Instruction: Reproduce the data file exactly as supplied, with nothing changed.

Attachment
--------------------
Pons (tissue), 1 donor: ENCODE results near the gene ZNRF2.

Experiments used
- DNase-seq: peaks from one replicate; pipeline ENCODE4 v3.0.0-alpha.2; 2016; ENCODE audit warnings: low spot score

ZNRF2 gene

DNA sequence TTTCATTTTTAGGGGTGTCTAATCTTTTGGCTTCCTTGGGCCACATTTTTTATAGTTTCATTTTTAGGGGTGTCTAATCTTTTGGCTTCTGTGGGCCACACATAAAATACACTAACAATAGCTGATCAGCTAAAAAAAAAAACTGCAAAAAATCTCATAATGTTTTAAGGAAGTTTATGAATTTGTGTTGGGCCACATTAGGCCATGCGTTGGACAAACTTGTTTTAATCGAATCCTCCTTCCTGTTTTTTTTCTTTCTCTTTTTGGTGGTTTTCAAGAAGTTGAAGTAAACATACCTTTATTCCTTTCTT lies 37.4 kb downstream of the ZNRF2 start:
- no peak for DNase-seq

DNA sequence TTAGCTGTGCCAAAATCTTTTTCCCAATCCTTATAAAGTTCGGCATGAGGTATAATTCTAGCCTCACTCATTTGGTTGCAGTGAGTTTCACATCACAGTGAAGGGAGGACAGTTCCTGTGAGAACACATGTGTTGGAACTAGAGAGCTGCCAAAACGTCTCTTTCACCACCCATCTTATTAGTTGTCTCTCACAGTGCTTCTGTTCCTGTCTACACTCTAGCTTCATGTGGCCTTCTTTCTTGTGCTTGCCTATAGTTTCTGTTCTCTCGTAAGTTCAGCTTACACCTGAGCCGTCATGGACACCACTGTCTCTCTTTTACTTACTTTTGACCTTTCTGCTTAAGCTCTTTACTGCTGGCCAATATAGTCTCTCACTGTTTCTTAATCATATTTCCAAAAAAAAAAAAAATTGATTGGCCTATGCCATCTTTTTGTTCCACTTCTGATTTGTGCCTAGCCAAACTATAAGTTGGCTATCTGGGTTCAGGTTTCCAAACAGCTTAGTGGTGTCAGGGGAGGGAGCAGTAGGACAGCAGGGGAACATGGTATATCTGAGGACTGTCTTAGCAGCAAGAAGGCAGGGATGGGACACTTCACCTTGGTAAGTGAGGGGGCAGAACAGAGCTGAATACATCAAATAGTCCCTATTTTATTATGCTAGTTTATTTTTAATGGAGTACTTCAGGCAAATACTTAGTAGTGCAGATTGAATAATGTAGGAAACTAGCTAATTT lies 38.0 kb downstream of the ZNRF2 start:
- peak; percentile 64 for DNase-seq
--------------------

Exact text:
Pons (tissue), 1 donor: ENCODE results near the gene ZNRF2.

Experiments used
- DNase-seq: peaks from one replicate; pipeline ENCODE4 v3.0.0-alpha.2; 2016; ENCODE audit warnings: low spot score

ZNRF2 gene

DNA sequence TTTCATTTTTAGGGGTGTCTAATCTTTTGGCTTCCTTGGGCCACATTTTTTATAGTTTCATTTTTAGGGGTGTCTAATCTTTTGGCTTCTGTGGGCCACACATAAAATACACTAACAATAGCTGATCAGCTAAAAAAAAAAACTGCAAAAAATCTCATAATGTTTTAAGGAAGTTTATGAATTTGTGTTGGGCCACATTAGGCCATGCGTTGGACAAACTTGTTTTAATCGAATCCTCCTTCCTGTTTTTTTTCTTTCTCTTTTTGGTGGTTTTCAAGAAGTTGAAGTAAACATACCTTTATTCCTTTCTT lies 37.4 kb downstream of the ZNRF2 start:
- no peak for DNase-seq

DNA sequence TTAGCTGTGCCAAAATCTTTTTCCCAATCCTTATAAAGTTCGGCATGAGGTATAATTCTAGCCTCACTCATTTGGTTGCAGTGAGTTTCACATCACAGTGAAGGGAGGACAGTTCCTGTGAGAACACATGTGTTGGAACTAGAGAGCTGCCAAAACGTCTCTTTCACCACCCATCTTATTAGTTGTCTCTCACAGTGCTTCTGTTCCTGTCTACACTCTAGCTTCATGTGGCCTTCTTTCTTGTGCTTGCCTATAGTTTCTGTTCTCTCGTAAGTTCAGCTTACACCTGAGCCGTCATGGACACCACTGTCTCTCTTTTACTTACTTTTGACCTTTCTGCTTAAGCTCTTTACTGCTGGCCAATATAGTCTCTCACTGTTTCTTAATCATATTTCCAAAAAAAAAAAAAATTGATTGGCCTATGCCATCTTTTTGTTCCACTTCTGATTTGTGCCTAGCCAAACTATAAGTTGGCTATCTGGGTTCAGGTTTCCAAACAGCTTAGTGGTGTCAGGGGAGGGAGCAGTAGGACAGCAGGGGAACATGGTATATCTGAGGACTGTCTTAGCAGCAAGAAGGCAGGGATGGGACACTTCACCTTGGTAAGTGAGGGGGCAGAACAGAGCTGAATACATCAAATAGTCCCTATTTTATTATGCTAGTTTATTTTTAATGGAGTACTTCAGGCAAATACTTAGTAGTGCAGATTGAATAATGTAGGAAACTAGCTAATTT lies 38.0 kb downstream of the ZNRF2 start:
- peak; percentile 64 for DNase-seq